If no one in your supply chain purchases materials from EU suppliers or exports to the EU, there is no REACH impact on your business–yet. But, don’t think other countries or U.S. states won’t adopt copycat legislation as has been done with other laws. China is already developing China REACH. Be prepared.

Roles Under REACH

Manufacturer: A natural or legal entity/person established within the EU who manufactures a substance within the EU.

Importer: A natural or legal entity/person in the EU responsible for the physical introduction of a substance into the EU.

Downstream user (DU): A natural or legal entity/person in EU, other than the manufacturer or the importer, who uses a substance, on its own or in a preparation, in the course of his or her industrial or professional activities. Not a consumer or a distributor.

OR/Only representative: A natural or legal entity/person who fulfills all the REACH obligations for and appointed by non-EU entities/persons that export substances to the EU. Must have sufficient background in the handling of substances and the information related to them.

Requirements for ‘Articles’

Articles manufactured in or imported into the EU are regulated in two fundamental ways under REACH:

  1. The manufacturer/importer of an article must register any chemical substance contained in the article if the total amount exceeds 1 mt per year and the substance is intended to be released during normal and reasonable foreseeable conditions of use (e.g., air fresheners, scented erasers [more common in EU]).
  2. If the article contains a SVHC (listed on the Candidate List) with a concentration greater than or equal to 0.1% weight by weight (w/w) and the total amounts of SVHC contained in the article exceed 1 mt per year, the manufacturer or importer must notify ECHA unless it can be shown that exposure to the SVHC can be excluded during normal or reasonably foreseeable conditions of use, including disposal. There is no need to notify ECHA if the substance has already been registered for that particular use. Notification begins June 1, 2011.

Examples of SVHCs:

  • Polycyclic Aromatic Hydrocarbons (PAHs) and aromatic hydrocarbons found in resins, oil distillation products, tars, etc.
  • Azo-Dyes used for textiles, leather, and food coloring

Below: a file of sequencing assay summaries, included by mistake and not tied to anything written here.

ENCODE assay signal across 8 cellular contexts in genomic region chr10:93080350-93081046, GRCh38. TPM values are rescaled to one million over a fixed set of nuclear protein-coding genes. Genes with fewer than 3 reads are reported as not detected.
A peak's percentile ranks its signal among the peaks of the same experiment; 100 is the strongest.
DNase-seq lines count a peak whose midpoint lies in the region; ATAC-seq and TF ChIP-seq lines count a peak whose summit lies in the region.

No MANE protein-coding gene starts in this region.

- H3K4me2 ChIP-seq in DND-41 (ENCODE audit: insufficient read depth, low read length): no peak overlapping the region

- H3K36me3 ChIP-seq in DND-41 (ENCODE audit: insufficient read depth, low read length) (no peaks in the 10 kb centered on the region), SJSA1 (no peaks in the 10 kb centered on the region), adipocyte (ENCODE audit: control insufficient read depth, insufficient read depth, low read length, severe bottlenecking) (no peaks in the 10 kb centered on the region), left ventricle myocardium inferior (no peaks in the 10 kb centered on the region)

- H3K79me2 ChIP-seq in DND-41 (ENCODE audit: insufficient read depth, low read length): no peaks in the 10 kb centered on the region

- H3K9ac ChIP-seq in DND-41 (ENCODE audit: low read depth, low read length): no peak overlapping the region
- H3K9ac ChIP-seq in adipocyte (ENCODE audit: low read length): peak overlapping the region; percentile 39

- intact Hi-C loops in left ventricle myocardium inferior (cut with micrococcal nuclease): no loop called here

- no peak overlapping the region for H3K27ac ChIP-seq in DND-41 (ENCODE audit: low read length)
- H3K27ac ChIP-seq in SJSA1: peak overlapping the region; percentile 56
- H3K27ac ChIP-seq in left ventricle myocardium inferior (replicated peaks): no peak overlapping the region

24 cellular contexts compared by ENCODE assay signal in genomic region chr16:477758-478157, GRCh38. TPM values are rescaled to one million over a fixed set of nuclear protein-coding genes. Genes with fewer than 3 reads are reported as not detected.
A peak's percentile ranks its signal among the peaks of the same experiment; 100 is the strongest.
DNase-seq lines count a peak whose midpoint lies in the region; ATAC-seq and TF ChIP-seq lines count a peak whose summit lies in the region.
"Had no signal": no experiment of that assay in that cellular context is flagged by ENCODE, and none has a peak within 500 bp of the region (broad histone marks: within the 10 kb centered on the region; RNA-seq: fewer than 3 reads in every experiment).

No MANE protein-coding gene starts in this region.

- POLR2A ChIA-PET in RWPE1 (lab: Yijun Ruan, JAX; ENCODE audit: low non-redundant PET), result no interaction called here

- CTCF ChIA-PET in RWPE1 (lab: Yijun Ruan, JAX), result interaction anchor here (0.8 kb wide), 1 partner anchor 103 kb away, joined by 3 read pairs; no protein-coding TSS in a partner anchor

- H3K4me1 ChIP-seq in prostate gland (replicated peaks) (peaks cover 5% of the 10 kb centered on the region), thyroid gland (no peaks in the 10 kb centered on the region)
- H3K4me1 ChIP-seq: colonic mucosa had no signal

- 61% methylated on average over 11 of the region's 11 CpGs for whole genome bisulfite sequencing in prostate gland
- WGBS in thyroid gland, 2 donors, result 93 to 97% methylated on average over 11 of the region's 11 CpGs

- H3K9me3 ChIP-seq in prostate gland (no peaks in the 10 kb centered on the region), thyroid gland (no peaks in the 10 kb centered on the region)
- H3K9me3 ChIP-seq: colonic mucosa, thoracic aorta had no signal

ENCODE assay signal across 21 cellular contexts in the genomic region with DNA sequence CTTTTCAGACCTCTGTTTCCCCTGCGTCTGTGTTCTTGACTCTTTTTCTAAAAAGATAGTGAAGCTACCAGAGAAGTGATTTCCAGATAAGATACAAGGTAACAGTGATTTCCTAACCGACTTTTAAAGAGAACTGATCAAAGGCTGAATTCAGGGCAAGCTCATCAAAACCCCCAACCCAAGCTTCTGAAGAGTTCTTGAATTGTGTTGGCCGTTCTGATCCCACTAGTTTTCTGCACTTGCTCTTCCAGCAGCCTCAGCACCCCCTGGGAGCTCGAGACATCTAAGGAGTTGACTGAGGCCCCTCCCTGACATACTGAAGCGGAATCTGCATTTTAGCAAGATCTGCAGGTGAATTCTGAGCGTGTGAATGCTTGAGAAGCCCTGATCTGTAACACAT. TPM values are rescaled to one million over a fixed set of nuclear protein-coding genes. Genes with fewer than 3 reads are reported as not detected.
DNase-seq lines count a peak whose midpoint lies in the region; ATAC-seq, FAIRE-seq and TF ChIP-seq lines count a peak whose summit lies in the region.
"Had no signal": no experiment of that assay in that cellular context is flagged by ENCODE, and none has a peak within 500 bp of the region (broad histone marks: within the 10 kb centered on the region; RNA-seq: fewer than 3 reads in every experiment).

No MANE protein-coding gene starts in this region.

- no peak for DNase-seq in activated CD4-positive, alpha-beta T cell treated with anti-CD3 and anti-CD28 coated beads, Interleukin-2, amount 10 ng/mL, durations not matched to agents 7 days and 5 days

• Some toxic metals such as mercury, lead, chromium, antimony, beryllium, and arsenic found in alloys, colors, ceramic products, coatings, etc.
  • Halons still used in coolants, refrigerators, and solvents
  • Halogen Carbonhydrates used in fire retardants such as TBBA, other bromium-compounds, fluorinated compounds, etc.
  • Some monomers for plastics such as vinyl chloride, etc.

SVHC Information

Under REACH [Article 33], manufacturers and importers have a duty to communicate certain information about any SVHC that may be present in their article above 0.1% w/w:

  • You must provide the “recipient” of the article with the name of the SVHC and information on safe use.
  • You must also provide this information to anyone (consumers), upon request, within 45 days.

This requirement can be problematic for a number of reasons:

  • There is no tonnage threshold (as there is for ECHA notification).
  • Information to recipient must be provided as soon as the SVHC “candidate list” is published.
  • There are no exemptions. For example, the requirement applies even if it can be shown that exposure can be excluded during normal and foreseeable conditions of use or if the SVHC has already been registered for a particular use.
  • Many manufacturers do not have the data necessary to determine whether disclosure is required. For example, they may not have information on the types and amounts of substances with SVHC characteristics present in their products.

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